1. It is possible for organisations to receive requests from other employers seeking confirmation of someone's employment status etc to enable them to take Sh PL. If this happens, be aware of your obligations under the Data Protection Act to safeguard a person's data and ensure that it looks like a legitimate request – ideally perhaps with your employee's signature as consent to the request for information;
  2. Encourage line managers to have informal discussions as early as possible regarding a member of their team's request to take Sh PL.
  3. If a request for Sh PL is received encourage line managers to arrange a meeting to discuss in detail the leave proposed and what will happen while the employee is away from work;
  4. If a notice is for a single period of continuous leave, or where a request for discontinuous leave is likely to be approved as requested, a meeting may not be necessary;
  5. Where a request is received for discontinuous leave the discussion may also focus on how the leave proposal could be agreed, whether a modified arrangement would be agreeable, and what the outcome may be if no agreement is reached;
  6. An employee can vary or cancel an agreed or booked period of Sh PL by giving eight weeks' notice. This will be a smoother process if line managers keep in regular touch and have good working relationships with their team;
  7. During Sh PL the employee's contract of employment continues and they are entitled to receive all their contractual benefits, except for salary which is replaced by Sh Parental Pay if eligible. Pension contributions will continue to be made - employee contributions will be based on actual pay, while the organisation's contributions will be based on the salary that the employee would have received had they not been taking Sh PL;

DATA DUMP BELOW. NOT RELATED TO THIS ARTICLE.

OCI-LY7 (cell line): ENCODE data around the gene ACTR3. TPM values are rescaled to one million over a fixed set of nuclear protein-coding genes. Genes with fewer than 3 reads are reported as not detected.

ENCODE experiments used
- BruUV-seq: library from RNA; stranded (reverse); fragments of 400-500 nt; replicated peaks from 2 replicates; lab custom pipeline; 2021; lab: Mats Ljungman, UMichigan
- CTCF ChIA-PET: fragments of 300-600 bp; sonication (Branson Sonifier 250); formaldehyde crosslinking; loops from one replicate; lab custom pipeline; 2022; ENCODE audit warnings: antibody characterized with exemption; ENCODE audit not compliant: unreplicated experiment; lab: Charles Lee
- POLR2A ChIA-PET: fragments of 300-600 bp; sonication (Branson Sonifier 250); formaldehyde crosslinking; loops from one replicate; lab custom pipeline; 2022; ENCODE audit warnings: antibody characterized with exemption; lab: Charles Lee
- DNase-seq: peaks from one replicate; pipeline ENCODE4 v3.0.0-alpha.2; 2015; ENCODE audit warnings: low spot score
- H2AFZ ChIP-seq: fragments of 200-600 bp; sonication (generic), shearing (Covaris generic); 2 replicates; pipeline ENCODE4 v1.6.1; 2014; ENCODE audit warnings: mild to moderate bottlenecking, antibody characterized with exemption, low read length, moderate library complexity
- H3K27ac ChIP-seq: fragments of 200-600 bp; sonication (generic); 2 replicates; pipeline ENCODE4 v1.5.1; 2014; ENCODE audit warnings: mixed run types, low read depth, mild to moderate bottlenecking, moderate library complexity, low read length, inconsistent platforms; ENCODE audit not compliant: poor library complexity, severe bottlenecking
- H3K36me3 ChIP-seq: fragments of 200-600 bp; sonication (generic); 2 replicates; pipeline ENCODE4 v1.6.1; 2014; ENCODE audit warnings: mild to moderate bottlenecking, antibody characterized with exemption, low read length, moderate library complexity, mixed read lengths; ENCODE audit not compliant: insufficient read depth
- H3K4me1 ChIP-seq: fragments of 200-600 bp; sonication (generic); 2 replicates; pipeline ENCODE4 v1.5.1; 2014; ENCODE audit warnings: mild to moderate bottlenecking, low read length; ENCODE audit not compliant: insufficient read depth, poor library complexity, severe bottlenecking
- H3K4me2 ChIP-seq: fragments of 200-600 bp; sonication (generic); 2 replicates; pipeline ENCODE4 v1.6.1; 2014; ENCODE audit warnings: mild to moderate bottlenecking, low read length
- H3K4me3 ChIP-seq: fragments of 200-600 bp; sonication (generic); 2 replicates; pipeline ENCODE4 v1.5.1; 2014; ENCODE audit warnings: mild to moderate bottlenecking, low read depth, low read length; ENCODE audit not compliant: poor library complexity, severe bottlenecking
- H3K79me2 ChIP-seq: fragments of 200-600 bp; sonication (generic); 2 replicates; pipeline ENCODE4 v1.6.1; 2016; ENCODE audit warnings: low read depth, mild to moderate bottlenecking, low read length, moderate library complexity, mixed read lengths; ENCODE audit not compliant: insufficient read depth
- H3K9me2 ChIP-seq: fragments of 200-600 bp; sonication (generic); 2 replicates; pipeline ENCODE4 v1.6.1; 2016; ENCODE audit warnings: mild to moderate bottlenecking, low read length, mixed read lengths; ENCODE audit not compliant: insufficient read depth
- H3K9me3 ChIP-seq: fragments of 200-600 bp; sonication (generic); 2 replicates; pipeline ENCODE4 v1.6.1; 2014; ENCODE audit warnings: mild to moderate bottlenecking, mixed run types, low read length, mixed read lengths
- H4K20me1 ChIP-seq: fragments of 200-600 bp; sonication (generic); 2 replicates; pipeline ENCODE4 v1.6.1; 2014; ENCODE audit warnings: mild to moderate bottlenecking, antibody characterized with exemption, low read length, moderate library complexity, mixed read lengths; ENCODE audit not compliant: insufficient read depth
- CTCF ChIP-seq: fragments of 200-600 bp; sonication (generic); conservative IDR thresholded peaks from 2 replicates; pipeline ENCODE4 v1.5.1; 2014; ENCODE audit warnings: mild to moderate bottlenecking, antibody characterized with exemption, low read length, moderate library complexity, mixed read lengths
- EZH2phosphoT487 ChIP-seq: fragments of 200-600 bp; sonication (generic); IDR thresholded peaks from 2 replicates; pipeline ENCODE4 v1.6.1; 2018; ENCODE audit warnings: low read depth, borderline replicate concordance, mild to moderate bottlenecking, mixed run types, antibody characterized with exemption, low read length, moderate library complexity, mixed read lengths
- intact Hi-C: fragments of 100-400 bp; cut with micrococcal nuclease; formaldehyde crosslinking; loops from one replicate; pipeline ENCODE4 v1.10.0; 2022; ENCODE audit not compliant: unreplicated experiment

8. Employees will continue to accrue holiday entitlement and should, wherever possible, take their leave in the year that it is earned. Where Sh PL overlaps two holiday years the employee should consider how their annual leave will be taken and, if they wish to carry some forward to the next leave year, they may need their manager's permission;
  9. Each parent will be able to work for up to 20 days Sh PL In Touch (SPLIT) days during periods of shared parental leave without bringing the period to an end. Any work carried out on a day or part of a day shall constitute a day's work for these purposes and an employee will receive full pay for any day worked.

In many workplaces the take-up may be quite small but you can start to plan ahead by looking at the age profile of your workforce and open up discussions with your staff about this new leave arrangement in order to gauge likely interest and take-up.

What impact this will have on the workplace remains to be seen but I have no doubt that for some couples this opportunity will be most welcome. For employers – the overly bureaucratic booking system for this leave will be tricky and the BIS 66-page guidance here only emphasises the complexity of it. If you need help wading through this then please email or phone me.